A Saturday press conference is in the works for smack-talkers Adrien Broner and Paulie Malignaggi.
RING PASS: Comprehensive preview of Bute vs. Magee
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Height: 6-0 (183cm) / 74 (188cm)
Hometown: Belfast, Northern Ireland
Turned pro: 1999
Record: 34-3-1 (24 knockouts)
Trainer: Bernardo Checo
The Ring rating: None
Biggest victories: Ramon Arturo Britez, Dec. 10, 2001, KO 1; Stevie McGuire, Dec. 13, 2008, KO 8 (British title); Mads Larsen, Jan. 30, 2010, TKO 7 (European title).
Losses: Robin Reid, June 26, 2004, UD; Vitali Tsypko, July 16, 2005, SD; Carl Froch, May 26, 2006, KO 11.
Biography: The one characteristic all fighters from Ireland seem to bring into the ring is toughness. Brian Magee has that quality – and much more.
The Northern Ireland native had a solid amateur background. He represented his country in the 1996 Olympics, winning two fights before he was eliminated. He went on to win a bronze medal in the 1998 Commonwealth Games and a silver at the European Championships the same year.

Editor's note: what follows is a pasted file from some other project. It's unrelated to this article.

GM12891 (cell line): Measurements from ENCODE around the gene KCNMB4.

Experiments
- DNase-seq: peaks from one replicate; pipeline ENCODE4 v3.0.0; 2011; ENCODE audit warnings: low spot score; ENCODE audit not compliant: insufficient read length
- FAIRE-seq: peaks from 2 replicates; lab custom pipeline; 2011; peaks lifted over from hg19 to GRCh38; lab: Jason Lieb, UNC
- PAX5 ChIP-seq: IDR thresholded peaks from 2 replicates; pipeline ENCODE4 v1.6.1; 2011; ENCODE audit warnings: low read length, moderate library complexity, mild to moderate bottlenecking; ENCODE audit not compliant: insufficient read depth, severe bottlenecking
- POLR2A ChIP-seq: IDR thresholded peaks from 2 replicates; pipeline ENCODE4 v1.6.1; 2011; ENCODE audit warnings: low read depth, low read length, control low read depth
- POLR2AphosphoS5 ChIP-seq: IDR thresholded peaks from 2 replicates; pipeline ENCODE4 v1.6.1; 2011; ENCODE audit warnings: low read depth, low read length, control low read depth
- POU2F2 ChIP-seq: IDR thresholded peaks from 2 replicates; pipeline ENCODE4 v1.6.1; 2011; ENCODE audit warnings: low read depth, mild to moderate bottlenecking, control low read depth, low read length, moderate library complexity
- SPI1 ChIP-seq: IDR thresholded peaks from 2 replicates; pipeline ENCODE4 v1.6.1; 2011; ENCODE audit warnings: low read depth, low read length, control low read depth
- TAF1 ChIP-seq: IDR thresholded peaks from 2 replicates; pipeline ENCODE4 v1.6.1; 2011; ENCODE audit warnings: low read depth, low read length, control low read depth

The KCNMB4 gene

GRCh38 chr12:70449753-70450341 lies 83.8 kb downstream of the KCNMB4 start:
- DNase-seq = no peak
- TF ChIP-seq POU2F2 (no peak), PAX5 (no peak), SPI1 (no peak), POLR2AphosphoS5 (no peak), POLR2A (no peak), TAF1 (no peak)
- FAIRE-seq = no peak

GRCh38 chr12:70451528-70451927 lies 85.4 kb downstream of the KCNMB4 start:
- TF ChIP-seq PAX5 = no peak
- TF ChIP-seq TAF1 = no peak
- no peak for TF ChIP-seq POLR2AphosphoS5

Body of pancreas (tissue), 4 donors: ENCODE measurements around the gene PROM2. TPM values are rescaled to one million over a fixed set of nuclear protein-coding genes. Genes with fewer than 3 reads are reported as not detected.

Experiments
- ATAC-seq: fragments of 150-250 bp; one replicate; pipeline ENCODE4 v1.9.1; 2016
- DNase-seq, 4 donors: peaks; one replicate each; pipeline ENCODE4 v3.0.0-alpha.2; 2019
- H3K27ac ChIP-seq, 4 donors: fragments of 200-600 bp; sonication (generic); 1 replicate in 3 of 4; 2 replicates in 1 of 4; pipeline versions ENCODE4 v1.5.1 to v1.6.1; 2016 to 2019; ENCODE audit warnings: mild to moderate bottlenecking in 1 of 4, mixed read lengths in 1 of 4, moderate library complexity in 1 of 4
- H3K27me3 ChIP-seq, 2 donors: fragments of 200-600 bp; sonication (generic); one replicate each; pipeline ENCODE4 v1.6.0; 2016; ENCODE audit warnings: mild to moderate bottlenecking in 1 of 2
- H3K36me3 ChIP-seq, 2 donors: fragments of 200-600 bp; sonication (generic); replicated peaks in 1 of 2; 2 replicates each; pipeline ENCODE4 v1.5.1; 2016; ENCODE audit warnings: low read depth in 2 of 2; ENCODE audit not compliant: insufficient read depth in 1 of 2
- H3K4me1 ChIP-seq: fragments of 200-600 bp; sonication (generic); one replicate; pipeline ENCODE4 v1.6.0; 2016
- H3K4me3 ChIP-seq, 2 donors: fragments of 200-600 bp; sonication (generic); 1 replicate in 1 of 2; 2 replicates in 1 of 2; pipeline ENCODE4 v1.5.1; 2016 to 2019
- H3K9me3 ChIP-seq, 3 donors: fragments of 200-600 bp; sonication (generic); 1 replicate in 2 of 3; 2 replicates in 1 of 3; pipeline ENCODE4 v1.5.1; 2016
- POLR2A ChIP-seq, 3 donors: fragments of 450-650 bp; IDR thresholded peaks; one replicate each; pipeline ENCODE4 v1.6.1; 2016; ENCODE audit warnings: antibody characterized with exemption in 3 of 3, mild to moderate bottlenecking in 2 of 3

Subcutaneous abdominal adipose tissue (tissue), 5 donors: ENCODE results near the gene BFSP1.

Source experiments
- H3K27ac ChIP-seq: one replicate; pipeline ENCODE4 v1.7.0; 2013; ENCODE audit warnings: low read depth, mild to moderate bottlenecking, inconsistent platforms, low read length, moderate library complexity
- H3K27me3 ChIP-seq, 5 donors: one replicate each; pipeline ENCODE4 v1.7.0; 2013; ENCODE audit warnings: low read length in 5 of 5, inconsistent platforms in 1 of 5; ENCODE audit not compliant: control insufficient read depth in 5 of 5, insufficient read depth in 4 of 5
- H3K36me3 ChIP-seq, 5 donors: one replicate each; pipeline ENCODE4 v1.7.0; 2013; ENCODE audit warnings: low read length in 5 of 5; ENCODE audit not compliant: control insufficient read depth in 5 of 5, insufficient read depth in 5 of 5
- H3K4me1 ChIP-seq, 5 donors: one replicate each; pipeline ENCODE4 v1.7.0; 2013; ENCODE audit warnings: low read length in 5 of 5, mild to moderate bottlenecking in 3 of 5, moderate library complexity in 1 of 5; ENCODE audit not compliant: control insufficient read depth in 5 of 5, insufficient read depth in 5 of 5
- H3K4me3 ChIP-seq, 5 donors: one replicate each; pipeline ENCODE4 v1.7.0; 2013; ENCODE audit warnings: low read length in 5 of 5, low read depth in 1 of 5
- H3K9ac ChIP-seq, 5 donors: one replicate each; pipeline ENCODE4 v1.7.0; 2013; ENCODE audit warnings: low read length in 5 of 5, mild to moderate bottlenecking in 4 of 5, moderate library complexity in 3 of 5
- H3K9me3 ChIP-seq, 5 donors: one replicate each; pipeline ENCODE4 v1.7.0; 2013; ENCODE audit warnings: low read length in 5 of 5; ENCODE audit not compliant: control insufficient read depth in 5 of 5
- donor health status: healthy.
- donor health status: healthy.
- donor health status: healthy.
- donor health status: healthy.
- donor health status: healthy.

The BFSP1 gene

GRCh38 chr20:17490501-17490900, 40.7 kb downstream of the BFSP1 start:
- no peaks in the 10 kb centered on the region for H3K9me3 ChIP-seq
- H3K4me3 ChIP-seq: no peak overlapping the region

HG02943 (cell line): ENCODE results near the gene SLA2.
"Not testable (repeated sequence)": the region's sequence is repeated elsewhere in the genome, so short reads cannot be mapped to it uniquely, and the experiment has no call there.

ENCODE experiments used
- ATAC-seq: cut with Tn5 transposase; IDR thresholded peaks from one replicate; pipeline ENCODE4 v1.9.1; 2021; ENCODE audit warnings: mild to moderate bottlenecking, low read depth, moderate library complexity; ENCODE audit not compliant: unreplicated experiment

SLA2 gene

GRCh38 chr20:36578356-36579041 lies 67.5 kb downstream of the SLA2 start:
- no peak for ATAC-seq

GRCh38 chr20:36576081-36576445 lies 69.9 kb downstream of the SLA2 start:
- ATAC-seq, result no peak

Magee turned pro in 1999 with tools he needed to succeed, refined skills, knockout power and an already-sizable following because of his Olympic exposure.
Thus, no one was surprised when he built himself into a super middleweight contender by winning his first 22 fights (16 by knockout). The people of Northern Ireland were pretty certain they had a champion in the midst at that point.
Then he ran into some trouble, specifically experienced former titleholder Robin Reid in 2004. Magee acquitted himself well in one respect, winning a number of rounds, but he went down four times and lost a unanimous decision.
Magee would lose twice more (to Vitali Tsypko and Carl Froch) and fight to a draw (against Tony Oakey) for British and European titles, which hindered his chances of fighting for a world title, but he refused to give up.
His persistence finally paid off in 2008, when he stopped Stevie McGuire of Scotland in eight rounds to win the vacant British 168-pound title in Essex. He then stopped Mads Larsen in seven rounds to win the European super middleweight title in January of last year and remove any doubt as to whether he is a legitimate world title contender.
Magee (34-3-1, 24 knockouts) finally received his opportunity to realize his dream of fighting for a major belt when IBF super middleweight titleholder Lucian Bute agreed to fight him Saturday in Montreal, Bute’s adopted hometown.
He is a long shot to become the first Irishman since Steve Collins in the mid-1990s to win a 168-pound belt. However, as he proved by absorbing disappointments and then realizing his goals, Magee can never be counted out.